Besides the agility of the aircraft, it is the weapon systems that make the difference. Armed with Meteor and Scalp missile systems, it is one of the most combat-proven 4.5 generation fighters. The Meteor is a Beyond Visual Range Air-to-Air Missile (BVRAAM).

MBDA, which makes the Meteor, says the missile is "guided by an advanced active radar seeker, Meteor provides all weather capability to engage a wide variety of targets from agile fast jets to small Unmanned Aerial Vehicles and cruise missiles. It is designed to meet the most stringent of requirements and is capable of operating in the most severe of clutter and countermeasure environments."

Moreover, the Meteor is also equipped with data link communication, which allows its use in a network-centric environment. The weapon can be operated by using third party data giving the pilot an opportunity to have the most flexible weapon system.

According to a report in The Economic Times, "The beyond-visual-range air-to-air missile is considered to be the best in its class and can take out enemy aircraft at a range of much beyond 100 km, outranging the American origin AMRAAM being used by Pakistan."

It may be said that Pakistani jets reportedly used AMRAAMs during the response a day after India's bombing of a Jaish-e-Mohammed facility in Balakot on 26 February, 2019. Another weapon that is also from the MBDA stable and arms the Rafale is the Storm Shadow or the SCALP air-launched long-range, conventionally armed, deep strike weapon, which is designed to meet the requirements of pre-planned attacks against high value fixed or stationary targets.

The Rafale manufacturers describe SCALP as "able to be operated in extreme conditions, the weapon offers operators a highly flexible, deep-strike capability based around a sophisticated mission planning system."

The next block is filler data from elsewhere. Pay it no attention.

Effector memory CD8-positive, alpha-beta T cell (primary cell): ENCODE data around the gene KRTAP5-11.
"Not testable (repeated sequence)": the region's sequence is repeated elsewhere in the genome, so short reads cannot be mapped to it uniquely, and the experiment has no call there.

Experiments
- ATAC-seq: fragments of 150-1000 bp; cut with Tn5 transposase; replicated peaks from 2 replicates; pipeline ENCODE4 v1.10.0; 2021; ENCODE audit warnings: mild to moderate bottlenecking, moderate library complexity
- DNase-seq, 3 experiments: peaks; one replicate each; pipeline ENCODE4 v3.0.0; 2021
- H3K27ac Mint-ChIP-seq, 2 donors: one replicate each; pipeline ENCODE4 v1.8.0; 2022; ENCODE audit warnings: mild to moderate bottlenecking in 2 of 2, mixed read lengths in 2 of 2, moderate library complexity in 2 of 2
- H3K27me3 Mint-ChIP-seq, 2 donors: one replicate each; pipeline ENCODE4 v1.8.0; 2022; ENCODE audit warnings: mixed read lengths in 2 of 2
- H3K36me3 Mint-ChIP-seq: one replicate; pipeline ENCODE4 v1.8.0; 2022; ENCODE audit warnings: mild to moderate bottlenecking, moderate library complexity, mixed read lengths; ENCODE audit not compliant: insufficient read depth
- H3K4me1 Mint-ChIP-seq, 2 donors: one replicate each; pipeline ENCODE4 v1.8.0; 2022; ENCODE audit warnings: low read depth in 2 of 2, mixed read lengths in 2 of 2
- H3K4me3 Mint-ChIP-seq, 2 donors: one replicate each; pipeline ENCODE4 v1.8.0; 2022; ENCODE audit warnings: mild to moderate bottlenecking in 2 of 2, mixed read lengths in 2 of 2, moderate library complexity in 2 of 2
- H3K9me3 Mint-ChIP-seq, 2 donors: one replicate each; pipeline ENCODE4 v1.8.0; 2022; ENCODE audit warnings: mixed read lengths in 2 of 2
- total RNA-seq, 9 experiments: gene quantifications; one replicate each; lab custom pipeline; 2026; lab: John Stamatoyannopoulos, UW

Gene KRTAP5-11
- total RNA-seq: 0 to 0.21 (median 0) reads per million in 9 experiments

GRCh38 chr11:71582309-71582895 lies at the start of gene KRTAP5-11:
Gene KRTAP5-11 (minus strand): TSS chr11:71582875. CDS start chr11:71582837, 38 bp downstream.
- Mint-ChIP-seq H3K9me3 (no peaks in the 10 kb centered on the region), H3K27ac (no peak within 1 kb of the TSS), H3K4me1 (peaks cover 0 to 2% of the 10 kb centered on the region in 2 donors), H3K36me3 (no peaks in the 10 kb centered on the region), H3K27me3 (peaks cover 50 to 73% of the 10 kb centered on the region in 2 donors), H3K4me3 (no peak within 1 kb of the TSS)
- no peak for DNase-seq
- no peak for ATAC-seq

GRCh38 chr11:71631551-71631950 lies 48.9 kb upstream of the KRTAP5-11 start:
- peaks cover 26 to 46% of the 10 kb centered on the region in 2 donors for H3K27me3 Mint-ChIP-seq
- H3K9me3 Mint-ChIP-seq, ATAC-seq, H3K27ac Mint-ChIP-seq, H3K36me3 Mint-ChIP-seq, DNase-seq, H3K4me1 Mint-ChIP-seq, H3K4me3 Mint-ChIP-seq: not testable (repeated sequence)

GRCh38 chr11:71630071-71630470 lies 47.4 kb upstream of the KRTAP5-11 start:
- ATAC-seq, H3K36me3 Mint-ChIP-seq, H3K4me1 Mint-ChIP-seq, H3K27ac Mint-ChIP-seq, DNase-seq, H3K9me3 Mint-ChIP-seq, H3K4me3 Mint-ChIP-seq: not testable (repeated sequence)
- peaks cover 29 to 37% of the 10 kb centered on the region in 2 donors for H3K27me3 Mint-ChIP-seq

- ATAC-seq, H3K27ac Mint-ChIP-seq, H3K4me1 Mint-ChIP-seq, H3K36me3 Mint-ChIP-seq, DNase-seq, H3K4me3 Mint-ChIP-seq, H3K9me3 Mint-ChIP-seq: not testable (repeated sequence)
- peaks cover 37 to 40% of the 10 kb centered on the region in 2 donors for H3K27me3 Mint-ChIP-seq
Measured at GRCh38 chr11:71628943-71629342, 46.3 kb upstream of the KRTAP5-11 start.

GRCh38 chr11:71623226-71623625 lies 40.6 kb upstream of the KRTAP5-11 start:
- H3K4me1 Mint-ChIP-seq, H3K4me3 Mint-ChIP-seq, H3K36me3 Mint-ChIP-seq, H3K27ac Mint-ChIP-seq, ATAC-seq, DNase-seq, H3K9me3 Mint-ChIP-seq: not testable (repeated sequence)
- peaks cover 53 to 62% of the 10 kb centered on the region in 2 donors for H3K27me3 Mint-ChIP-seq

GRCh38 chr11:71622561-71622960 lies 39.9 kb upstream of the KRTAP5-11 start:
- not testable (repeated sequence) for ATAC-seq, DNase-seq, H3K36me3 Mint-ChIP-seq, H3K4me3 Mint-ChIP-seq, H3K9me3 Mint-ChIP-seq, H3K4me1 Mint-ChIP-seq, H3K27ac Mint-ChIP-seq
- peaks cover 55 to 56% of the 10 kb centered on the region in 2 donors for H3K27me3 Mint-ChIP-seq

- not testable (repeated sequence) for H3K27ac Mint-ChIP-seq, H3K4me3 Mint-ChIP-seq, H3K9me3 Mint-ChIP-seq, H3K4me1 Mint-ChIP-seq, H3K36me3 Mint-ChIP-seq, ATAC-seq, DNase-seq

It also says: "Storm Shadow / SCALP has been put into operations with the Royal Air Force and the French Air Force in 2003 and was used in the Gulf, Iraq and Libya. The weapon is now in service with three other nations giving unrivalled deep strike capability. Storm Shadow / SCALP is operated from Tornado, Rafale, Mirage 2000 and in the future from Eurofighter Typhoon."

Apart from the Meteor and SCALP missile systems, the Rafale jets will be armed with the MICA air-to-air BVR interception, combat and self-defence missiles. The MICA can be also be used for within visual range (WVR) delivery. Then the Rafale fighter jet also has the HAMMER (Highly Agile and Manoeuvrable Munition Extended Range), which is a modular, rocket-boosted air-to-ground precision-guided weapon series.

The Rafale is also capable to be armed with AM39 EXOCET anti-ship missile, Laser-guided bombs with different warheads from 500lbs to 2,000 lbs, classic bombs non guided and the 2,500 rounds/min NEXTER 30M791 30 mm internal cannon, according to Dassault Aviation.

Better defence, sharper offence

Given the a high probability of Pakistan resorting to a full-scale offensive against India in case war breaks out with China, New Delhi has little choice but to view the two rival air forces as one big unit rather than two separate entities.

China's large number of indigenously manufactured fighter jets such as the Xian H-6, Xian JH-7, Chengdu J-7, Shenyang J-16, Chengdu J-20, Shenyang J-11, Chengdu J-10, Shenyang J-16, Shenyang J-8 apart from the Russian-made Sukhoi Su-30 and Sukhoi Su-35, combined with India's crippling shortage of fighter squadrons could be a recipe for disaster.

The fact that most of these Chinese craft have not been battle-tested offers little solace. There is every possibility that they might exceed expectations during real action. Besides, China always has the numbers advantage, be it men or machinery, compared to India.

Pakistan may not overwhelm with its relatively fewer fighter squadrons of Mirage 5, Mirage III, JF-17 Thunder and F-16 Fighting Falcon but could upset India's balance in concert with China.

The induction of Rafale will certainly increase India's air power, be it offensive, defensive or reconnaissance missions, but it is equally important to keep in mind that these squadrons are only plugging the gaps and not an addition to sanctioned strength.

After taking over as the IAF chief, Air Chief Marshal RS Bhadauria unveiled his plans to beef up the squadron strength but even then this "will only raise numbers to 37 squadrons by 2025, before falling again to 33 squadrons by 2032", as per a Business Standard piece.

Dassault Aviation describes Rafale as a fully versatile aircraft "able to carry out all combat aviation missions: air superiority and air defence, close air support, in-depth strikes, reconnaissance, anti-ship strikes and nuclear deterrence".

In terms of its capability, Rafale can indeed be a game-changer for India, but for that to happen the country must also address strategically non-negotiable shortcomings.

India can't afford a Charlie Foxtrot.